Figure 5 shows the variation of δ2H–Cn in alkane gases produced from crude oil at 360 °C, from a mix of crude oil and MgSO4 at 350, 360, and 370 °C, as well as from a mix of C9 and MgSO4 at 360 °C. Similar to the δ13C values, the hydrogen isotopic composition of alkane products from crude oil and a mixture of crude oil and MgSO4 became heavier with increasing carbon number under all conditions, i.e. δ2H–C1 < δ2H–C2 < δ2H–C3. The δ2H–C1 values gradually increased in a relatively large range, and both δ2H–C2 and δ2H–C3 increased in a narrower range as heating time increased (Fig. 5a). The δ2H–C1 value for a mix of crude oil and MgSO4 gradually increased over time, but in a relatively small range for each temperature. The δ2H–C2 and δ2H–C3 values also increased with heating time, but in a much larger range compared with that of δ2H–C1 (Fig. 5b–d). The variation of δ2H–C2 is slightly larger than that of δ2H–C3. The δ2H–C1 values remained almost constant during the TSR alteration of C9, while the δ2H–C2 values show much larger variations. The δ2H–C3 show the largest variations, but a reversed trend of the hydrogen isotopic composition of alkane gas was not observed during pyrolysis (Fig. 5e). These results indicate that the TSR can reduce the variation of δ2H–C1, possibly due to the similar hydrogen isotopic composition of the reaction product (C1 gas) and that of the precursor and/or the involvement of hydrogen derived from water21. The δ2H–Cn fractionation could not be accurately calculated because of a lack of the hydrogen isotopic composition of H2 and H2S. However, TSR of crude oil in the presence of MgSO4 greatly reduced the variation of δ2H–C1, which is consistent with the characteristics of H2S-bearing alkane gas in the reservoirs of the Sichuan Basin, China45. In general, hydrogen isotope fractionation during pyrolysis system may be more complicated than fractionation of carbon isotopes, because hydrogen contributes both to formation of alkane gas and H2, while also providing hydrogen for the formation of H2S. More importantly, the presence of water may provide an important hydrogen during pyrolysis21.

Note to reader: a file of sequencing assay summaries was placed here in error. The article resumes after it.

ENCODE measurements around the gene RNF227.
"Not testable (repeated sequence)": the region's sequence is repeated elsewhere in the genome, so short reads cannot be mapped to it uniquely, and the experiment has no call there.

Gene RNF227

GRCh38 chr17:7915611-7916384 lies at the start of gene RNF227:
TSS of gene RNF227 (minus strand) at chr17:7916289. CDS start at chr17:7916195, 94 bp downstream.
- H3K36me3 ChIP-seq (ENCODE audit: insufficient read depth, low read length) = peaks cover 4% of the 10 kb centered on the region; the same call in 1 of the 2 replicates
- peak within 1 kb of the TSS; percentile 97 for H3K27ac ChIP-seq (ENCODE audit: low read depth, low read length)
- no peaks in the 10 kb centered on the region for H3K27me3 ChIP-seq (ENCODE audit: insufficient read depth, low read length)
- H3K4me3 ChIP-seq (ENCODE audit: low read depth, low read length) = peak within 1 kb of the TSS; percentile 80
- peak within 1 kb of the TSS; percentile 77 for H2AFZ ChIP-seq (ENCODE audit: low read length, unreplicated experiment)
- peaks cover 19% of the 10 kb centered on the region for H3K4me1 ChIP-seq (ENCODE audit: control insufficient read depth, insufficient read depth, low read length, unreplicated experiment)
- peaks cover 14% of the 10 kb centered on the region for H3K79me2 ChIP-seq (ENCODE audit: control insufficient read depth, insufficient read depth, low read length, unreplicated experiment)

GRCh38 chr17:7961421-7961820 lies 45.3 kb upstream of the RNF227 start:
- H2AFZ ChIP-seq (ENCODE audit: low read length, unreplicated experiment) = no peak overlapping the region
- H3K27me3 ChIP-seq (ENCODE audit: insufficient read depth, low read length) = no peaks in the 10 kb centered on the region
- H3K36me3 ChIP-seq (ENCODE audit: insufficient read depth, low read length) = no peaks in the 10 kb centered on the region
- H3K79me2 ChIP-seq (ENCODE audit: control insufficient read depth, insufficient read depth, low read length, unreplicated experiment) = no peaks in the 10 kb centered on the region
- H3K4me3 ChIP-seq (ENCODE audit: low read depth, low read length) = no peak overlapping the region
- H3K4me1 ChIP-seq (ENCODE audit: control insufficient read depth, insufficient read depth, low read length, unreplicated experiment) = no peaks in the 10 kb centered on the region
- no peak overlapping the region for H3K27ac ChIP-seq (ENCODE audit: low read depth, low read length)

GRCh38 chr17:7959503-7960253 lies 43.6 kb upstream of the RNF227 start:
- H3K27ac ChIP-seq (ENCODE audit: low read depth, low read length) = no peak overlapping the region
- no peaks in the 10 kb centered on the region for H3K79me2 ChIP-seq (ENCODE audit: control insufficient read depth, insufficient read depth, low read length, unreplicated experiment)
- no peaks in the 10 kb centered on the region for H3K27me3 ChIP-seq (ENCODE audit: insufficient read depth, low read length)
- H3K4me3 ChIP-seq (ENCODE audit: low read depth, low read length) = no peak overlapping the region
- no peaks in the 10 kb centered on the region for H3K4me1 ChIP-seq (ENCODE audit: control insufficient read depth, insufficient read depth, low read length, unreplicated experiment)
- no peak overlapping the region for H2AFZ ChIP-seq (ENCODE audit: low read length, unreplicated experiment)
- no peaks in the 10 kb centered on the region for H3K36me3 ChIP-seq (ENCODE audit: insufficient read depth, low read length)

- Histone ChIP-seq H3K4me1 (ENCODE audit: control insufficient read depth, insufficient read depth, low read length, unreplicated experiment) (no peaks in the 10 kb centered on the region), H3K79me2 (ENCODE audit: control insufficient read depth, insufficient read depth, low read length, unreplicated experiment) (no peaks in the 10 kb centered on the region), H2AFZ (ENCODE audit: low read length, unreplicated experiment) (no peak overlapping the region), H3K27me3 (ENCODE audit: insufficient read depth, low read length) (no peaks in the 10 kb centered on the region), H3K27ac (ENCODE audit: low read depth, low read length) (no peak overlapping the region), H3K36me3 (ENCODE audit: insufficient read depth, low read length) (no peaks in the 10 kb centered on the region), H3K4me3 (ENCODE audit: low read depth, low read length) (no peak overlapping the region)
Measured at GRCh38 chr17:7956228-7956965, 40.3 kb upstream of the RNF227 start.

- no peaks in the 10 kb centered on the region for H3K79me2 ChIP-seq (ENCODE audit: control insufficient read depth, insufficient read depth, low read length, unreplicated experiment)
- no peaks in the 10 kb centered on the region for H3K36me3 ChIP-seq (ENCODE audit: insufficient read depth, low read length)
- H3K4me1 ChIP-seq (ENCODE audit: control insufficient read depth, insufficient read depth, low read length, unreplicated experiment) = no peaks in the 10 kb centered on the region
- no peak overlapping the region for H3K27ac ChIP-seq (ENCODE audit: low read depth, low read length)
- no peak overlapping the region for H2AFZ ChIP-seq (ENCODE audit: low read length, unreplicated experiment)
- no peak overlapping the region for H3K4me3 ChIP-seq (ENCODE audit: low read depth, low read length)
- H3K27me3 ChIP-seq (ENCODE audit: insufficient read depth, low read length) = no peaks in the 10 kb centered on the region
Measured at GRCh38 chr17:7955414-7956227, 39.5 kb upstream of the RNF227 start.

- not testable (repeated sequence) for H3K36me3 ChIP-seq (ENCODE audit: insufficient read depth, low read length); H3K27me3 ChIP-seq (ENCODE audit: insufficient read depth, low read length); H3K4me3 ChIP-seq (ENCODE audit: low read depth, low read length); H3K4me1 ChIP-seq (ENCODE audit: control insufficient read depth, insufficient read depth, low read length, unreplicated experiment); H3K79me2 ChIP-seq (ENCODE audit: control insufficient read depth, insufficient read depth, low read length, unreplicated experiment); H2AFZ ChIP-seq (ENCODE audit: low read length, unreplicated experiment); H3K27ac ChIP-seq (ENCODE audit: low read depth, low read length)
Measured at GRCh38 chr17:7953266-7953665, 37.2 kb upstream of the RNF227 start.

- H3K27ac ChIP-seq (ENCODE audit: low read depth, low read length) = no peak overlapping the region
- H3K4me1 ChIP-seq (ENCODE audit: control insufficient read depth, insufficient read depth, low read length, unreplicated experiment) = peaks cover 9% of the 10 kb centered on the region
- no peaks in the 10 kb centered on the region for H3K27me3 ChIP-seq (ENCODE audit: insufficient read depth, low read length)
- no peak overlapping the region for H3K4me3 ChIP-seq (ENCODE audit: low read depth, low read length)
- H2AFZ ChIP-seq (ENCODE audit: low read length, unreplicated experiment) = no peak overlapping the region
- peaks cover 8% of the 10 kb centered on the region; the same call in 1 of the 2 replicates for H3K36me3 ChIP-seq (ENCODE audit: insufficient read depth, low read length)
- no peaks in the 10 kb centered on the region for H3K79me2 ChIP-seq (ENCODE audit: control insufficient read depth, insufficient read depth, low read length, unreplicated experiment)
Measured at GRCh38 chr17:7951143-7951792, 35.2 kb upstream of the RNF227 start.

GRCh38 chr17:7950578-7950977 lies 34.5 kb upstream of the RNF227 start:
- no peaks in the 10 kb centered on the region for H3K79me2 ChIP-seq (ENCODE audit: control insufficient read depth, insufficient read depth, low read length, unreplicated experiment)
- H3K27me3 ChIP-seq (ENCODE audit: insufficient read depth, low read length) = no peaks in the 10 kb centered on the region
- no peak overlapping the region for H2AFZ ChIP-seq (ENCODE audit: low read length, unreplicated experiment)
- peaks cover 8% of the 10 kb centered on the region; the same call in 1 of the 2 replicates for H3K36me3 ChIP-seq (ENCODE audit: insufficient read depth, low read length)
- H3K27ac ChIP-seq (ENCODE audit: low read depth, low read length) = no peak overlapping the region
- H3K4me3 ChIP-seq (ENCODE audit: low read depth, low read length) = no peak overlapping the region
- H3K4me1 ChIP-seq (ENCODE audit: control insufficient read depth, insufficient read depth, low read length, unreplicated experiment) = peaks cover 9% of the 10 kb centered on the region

These results suggest that TSR can alter both the carbon and hydrogen isotopic composition of gaseous alkane products, and even lead to a reversed trend of the carbon isotope series of CH4 and C2H6 for a mix of C9 and MgSO4 as the source material. This can result in similar isotopic compositions to those of H2S-bearing natural gas45. Liu et al.20 investigated carbonate gas systems in the Sichuan Basin of China and found different amounts of acid gases (CO2 and H2S) in all marine strata. Both positive carbon isotope series and partially reversed sequence of alkanes were found. The positive carbon isotope series formed during production of sour gases was caused by TSR alteration that preferentially reacted with 12C-bearing heavy hydrocarbons. Therefore, the carbon isotope composition of residual heavy gases became heavier, and the partially-reversed carbon isotope sequence was again converted to be positive series.